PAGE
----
Three Cheers for Democracy

It’s decision time in India once again. The world’s greatest and largest democracy with more than 700 million voters is going to elect 545 members for parliament as well as lawmakers for three states or provincial assemblies.

Given the number of voters involved and the size and breadth of the South Asian country, the elections have to be conducted in five phases, scattering across two months. With over 714 million people eligible to vote, it is the largest democratic exercise ever conducted on the planet. It’s a logistical nightmare moving millions of officials, material and government machinery across the country.

But the numbers and logistics are only part of the story. What makes this electoral exercise truly extraordinary is the consistency and regularity with which it has been held over the past six decades since the country won its Independence from the British in 1947.

Except for a brief period during the Emergency between 1975 and 1976, India has remained single-mindedly and steadfastly on the path of democracy and accountability chartered by the early visionaries who steered the country to freedom. Given India’s size, population, its inherent systemic weaknesses and myriad problems, it’s nothing short of a miracle. Especially in a region that hasn’t been most conducive for democracy and political stability.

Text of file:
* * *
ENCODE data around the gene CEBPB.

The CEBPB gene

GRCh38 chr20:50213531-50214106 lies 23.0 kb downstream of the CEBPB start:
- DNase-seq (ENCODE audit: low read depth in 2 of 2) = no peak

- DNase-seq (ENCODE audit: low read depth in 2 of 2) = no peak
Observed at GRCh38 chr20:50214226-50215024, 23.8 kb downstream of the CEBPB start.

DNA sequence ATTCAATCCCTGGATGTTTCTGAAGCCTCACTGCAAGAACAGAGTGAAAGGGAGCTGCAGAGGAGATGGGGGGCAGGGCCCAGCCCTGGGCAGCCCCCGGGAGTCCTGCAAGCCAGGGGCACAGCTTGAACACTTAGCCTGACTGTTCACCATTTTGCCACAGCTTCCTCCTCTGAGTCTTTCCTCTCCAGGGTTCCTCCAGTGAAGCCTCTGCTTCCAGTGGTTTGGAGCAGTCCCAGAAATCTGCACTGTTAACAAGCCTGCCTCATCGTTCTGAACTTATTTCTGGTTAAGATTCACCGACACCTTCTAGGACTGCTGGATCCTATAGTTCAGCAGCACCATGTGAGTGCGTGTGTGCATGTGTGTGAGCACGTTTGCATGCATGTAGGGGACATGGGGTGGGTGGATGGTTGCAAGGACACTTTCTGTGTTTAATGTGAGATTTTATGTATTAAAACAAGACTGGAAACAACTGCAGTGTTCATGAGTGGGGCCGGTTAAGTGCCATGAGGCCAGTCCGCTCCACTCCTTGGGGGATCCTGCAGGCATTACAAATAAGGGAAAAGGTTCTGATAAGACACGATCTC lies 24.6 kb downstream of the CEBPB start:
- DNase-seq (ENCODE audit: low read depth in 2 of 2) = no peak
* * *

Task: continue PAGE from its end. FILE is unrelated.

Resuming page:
The most remarkable thing about these polls is that there is no clear, overriding agenda before the two main political parties, the Congress-led United Progressive Alliance and BJP-led National Democratic Alliance. The same goes for the Third front. Combined with the Left parties, the Third front has its own role to play. They may not form the government but they could prove a serious headache for the Congress and BJP scattering their vote share.

Even though Congress appears to have an edge over the Hindu nationalist BJP in opinion polls, the alienation of its allies like Lalu Yadav, Mulayam’s Samajwadi Party and Ram Vilas Paswan could prove expensive in the crucial Hindi heartland. But the Congress-led UPA is hoping against hope that its performance over the past five years would see it through this crucial test.

In the final reckoning, this vote would be a referendum on the leadership of Prime Minister Dr Manmohan Singh who has often been panned as a ‘weak’ leader by opposition. However, considering the formidable challenges the nation faced over the past five years and how he dealt with them, this would be a rather unfair judgment.

While India’s sub-continental twin Pakistan has been struggling in its experiments with democracy, India has jealously guarded and nurtured its democratic institutions.

The credit for making the world’s biggest democracy its greatest should go to the country’s faceless multitudes, rather than the people they have been electing over the past 60 plus years. It’s their faith in democracy that has been at the heart of India’s phenomenal metamorphosis from a poor Third world nation into a rising giant on the world stage. So three cheers for the world’s greatest democracy!

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